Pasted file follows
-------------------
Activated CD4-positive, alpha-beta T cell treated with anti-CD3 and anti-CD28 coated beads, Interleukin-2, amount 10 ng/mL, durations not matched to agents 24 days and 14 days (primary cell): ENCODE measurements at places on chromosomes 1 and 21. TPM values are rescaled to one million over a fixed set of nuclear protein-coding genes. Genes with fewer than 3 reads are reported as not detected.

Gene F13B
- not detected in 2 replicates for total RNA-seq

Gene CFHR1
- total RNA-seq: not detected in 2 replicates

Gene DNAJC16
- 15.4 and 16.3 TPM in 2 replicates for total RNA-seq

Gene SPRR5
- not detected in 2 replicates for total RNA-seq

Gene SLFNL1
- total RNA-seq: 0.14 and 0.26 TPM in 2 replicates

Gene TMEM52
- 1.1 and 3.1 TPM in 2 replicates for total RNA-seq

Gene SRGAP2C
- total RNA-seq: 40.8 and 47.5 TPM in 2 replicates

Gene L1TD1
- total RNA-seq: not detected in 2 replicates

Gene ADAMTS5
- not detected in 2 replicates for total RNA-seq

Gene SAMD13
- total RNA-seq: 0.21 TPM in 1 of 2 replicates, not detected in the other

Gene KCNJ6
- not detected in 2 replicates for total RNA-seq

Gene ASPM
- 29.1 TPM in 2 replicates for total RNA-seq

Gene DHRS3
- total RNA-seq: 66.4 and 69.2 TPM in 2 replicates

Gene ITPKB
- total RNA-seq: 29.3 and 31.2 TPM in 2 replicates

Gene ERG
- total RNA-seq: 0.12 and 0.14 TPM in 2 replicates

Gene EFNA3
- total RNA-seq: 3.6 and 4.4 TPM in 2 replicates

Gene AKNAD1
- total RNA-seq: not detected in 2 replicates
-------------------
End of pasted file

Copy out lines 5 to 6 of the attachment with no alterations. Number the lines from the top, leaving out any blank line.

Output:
- total RNA-seq: not detected in 2 replicates

Gene DNAJC16